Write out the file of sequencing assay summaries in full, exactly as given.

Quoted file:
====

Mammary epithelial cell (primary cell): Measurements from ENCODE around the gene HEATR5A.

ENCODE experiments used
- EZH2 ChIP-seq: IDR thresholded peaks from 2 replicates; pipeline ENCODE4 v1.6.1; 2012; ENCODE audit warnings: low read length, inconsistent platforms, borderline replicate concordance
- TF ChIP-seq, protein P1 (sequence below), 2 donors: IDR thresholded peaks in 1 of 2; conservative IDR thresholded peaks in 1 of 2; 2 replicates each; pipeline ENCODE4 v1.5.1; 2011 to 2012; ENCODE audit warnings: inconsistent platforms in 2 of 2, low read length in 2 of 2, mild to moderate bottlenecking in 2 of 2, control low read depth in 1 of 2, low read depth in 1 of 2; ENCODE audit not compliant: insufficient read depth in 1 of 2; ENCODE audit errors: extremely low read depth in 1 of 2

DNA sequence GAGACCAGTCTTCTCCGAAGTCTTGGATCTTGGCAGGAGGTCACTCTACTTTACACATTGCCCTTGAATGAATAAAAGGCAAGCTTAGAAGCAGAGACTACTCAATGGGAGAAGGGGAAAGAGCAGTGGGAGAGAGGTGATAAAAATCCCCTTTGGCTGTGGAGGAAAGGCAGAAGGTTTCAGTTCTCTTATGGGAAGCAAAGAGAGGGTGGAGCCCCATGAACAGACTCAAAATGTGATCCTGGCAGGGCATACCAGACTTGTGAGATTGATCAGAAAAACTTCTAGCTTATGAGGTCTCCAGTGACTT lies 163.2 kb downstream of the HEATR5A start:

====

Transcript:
Mammary epithelial cell (primary cell): Measurements from ENCODE around the gene HEATR5A.

ENCODE experiments used
- EZH2 ChIP-seq: IDR thresholded peaks from 2 replicates; pipeline ENCODE4 v1.6.1; 2012; ENCODE audit warnings: low read length, inconsistent platforms, borderline replicate concordance
- TF ChIP-seq, protein P1 (sequence below), 2 donors: IDR thresholded peaks in 1 of 2; conservative IDR thresholded peaks in 1 of 2; 2 replicates each; pipeline ENCODE4 v1.5.1; 2011 to 2012; ENCODE audit warnings: inconsistent platforms in 2 of 2, low read length in 2 of 2, mild to moderate bottlenecking in 2 of 2, control low read depth in 1 of 2, low read depth in 1 of 2; ENCODE audit not compliant: insufficient read depth in 1 of 2; ENCODE audit errors: extremely low read depth in 1 of 2

DNA sequence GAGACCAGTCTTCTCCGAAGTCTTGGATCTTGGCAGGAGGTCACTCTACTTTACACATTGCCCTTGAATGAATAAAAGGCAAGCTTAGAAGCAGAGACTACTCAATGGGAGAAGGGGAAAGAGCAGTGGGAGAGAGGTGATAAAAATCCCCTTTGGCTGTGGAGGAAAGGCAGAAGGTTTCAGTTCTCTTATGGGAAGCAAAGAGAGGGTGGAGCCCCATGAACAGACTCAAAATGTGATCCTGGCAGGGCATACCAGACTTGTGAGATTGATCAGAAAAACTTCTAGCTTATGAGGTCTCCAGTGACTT lies 163.2 kb downstream of the HEATR5A start: